extern struct superio_control superio_winbond_w83627hf_control;

struct superio superio_winbond_w83627hf= {
  &superio_winbond_w83627hf_control,
  .com1={1}, .com2={1}, .floppy=1, .lpt=1, .keyboard=1, .hwmonitor=1};

struct superio *all_superio[] = {&superio_winbond_w83627hf,
};

unsigned long nsuperio = 1;
===

This example shows a board with one superio (nsuperio). The superio
consists of a winbond w83627hf, with com1, com2, floppy, lpt, keyboard,
and hwmonitor enabled. Note that this structure also allows for
over-riding the default superio base, although that capability is rarely
used.

The control structure is used to define how to access the superio for
purposes of control. It looks like this:
===
struct superio_control {
  void (*pre_pci_init)(struct superio *s);
  void (*init)(struct superio *s);
  void (*finishup)(struct superio *s);
  unsigned int defaultport;     /* the defaultport. Can be overridden
                                 * by commands in config
                                 */
  // This is the print name for debugging
  char *name;
};
===

There are three methods for stages of hardwaremain. First is pre_pci_init
(for chips like the acer southbridge that require you to enable some
resources BEFORE pci scan); init, called during the 'middle' phase of
hardwaremain; and finishup, called before the payload is loaded.

This approach was inspired by and borrows heavily on the Plan 9 kernel
configuration tools.

The problem:

When the first version of the superio structure came out it was much
smaller. It has grown and in the limit this structure is the union of all
possibly superio chips. Obviously, in the long term, this is not
practical: we can not anticipate all possible superio chips for all time.

The common PC BIOS solution to this type of problem is to continue with
binary structures but add version numbers to them, so that all code that
uses a given structure has to check the version number. Personally, I find
this grotesque and would rather not work this way.

Using textual strings for configuration is something I find far more
attractive. Plan 9 has shown that this approach has no real limits and
suffices for configuration tasks. The Linux kernel does more limited use
of strings for configuration, but still depends on them. Strings are
easier to read and work with than binary structures, and more important, a
lot easier to deal with when things start going wrong.

The proposed solution:

What follows are three possible ideas for specifying superio resources and
their settings.

A common part of the new idea is to eliminate the common superio
structure, due to the many variations in chips, and make it invisible
outside a given superio source file -- the superio structure is now
private to a given superio. Thus, sis/950/superio.c would contain its own
superio structure definitions, and also might contain more than once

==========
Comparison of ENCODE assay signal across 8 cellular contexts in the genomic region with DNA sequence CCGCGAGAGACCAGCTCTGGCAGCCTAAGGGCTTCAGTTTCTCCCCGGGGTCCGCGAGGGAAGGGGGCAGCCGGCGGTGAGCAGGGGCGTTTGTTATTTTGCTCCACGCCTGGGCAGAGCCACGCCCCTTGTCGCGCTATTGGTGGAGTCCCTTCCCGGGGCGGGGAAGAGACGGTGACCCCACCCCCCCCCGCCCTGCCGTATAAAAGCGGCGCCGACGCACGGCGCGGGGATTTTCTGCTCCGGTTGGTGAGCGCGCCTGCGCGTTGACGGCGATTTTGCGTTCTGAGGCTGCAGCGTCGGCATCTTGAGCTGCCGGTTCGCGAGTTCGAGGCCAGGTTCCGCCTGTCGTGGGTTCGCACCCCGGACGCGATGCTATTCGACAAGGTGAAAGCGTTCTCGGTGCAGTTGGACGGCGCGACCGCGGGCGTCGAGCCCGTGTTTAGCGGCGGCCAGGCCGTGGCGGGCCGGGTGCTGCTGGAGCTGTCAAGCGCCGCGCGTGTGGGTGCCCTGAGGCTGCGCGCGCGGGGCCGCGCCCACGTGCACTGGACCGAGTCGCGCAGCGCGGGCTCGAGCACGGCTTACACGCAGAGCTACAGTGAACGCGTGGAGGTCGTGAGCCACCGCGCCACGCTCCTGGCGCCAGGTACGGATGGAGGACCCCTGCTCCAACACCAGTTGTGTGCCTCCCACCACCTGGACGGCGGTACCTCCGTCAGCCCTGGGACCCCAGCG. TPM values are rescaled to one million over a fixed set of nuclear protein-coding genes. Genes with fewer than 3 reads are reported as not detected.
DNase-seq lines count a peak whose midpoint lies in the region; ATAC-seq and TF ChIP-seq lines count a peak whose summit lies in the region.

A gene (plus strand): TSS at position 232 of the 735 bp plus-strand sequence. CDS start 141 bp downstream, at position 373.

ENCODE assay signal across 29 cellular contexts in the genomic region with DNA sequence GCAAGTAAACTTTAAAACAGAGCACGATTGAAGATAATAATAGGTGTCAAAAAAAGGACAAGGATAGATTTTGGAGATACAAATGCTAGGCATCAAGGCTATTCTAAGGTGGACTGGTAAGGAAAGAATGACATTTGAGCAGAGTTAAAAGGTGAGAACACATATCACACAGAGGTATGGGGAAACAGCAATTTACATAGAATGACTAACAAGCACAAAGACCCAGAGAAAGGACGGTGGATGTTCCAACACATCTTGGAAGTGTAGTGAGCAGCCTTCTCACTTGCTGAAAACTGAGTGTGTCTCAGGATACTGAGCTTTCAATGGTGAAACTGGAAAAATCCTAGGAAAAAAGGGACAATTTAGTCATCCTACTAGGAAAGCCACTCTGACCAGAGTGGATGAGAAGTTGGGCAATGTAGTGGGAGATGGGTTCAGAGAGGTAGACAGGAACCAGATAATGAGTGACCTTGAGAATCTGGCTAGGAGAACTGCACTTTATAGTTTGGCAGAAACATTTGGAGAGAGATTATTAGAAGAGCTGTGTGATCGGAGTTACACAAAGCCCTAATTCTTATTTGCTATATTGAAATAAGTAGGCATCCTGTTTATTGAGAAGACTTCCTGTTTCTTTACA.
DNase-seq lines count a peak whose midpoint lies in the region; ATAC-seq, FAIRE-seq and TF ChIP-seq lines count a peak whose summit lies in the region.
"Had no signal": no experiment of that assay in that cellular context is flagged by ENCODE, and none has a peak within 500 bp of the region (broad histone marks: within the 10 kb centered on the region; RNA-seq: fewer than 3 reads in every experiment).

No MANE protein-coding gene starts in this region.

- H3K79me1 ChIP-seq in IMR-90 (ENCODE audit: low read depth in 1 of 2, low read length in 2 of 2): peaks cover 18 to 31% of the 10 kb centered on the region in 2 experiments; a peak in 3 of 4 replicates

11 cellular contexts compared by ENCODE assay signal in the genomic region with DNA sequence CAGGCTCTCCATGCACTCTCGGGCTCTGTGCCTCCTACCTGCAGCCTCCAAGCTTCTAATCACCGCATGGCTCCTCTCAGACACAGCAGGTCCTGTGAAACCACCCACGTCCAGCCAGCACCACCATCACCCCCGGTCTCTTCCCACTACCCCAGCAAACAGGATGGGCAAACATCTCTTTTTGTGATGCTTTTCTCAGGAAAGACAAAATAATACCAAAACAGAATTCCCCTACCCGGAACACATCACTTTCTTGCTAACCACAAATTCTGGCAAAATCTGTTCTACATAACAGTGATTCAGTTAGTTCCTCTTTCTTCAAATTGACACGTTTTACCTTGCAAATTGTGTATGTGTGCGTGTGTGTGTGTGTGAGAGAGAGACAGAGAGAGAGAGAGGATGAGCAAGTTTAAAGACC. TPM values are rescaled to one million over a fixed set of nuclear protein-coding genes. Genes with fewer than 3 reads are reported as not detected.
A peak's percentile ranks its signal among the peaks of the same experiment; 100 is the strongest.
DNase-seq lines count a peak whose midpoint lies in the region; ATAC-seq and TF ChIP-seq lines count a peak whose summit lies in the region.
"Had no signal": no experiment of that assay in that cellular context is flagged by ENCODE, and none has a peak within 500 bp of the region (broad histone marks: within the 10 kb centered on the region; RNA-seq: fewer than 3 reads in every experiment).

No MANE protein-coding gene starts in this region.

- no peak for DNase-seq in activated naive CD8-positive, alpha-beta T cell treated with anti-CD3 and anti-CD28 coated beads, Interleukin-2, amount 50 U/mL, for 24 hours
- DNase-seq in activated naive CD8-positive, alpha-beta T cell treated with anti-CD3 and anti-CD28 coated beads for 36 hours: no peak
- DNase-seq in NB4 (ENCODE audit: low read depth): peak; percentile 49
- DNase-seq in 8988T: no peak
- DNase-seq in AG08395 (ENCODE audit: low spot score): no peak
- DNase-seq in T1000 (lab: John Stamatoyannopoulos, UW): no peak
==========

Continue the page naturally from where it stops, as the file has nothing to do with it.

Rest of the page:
instance of these structures (consider a board with 2 sis 950 chips).

The control structure would change as follows:
struct superio_control {
  int (*create)(struct superio *s);
  void (*pre_pci_init)(struct superio *s);
  void (*init)(struct superio *s);
  void (*finishup)(struct superio *s);
  unsigned int defaultport;     /* the defaultport. Can be overridden
                                 * by commands in config
                                 */
  // This is the print name for debugging
  char *name;
};

I.e. we add a new function for creating the superio.

Communication of superio settings from linuxbios to the superio would be
via textual strings. The superio structure becomes this:

struct superio {
        struct superio_control *super; // the ops for the device.
        unsigned int port; // if non-zero, overrides the default port
	struct configuration *config;
};


So now the question becomes, what is the configuration structure?
There are several choices. The simplest, from my point of view, are
keyword-value pairs:
struct configuration {
	const char *keyword;
	const char *value;
};

These get filled in by the config tool as before. The linuxbios libary can
then provide a generic parsing function for the superios to use.

The remaining question is how should the superio command look in
freebios2?

superio sis/950 "com1=115200,8n1 lpt=1 com2=9600"

or

superio sis/950 "com1baud=115200 lpt=1 com1chars=8n1"

or

superio sis/950 ((com1 115200 8n1) (lpt 1))

So,  my questions:

1. Does this new scheme look workable. If not, what needs to change?
2. What should the 'struct configuration' be? does keyword/value work?
3. what should the superio command look like?

Comments welcome.

I'd like to adopt this "RFC" approach for freebios2 as much as we can.
There was a lot of give-and-take in the early days of linuxbios about
structure and it proved useful. There's a lot that will start happening in
freebios2 now, and we need to try to make sure it will work for everyone.

Those of you who are doing mainboards, please look at freebios2 and see
how it looks for you. There's a lot of good work that has been done (not
by me so far, thanks Eric and Stefan), and more that needs to be done.
Consider trying out romcc as an "assembly code killer". See how it fits
together and if you can work with it or need changes. Bring comments back
to this list.

thanks

ron

\end{verbatim}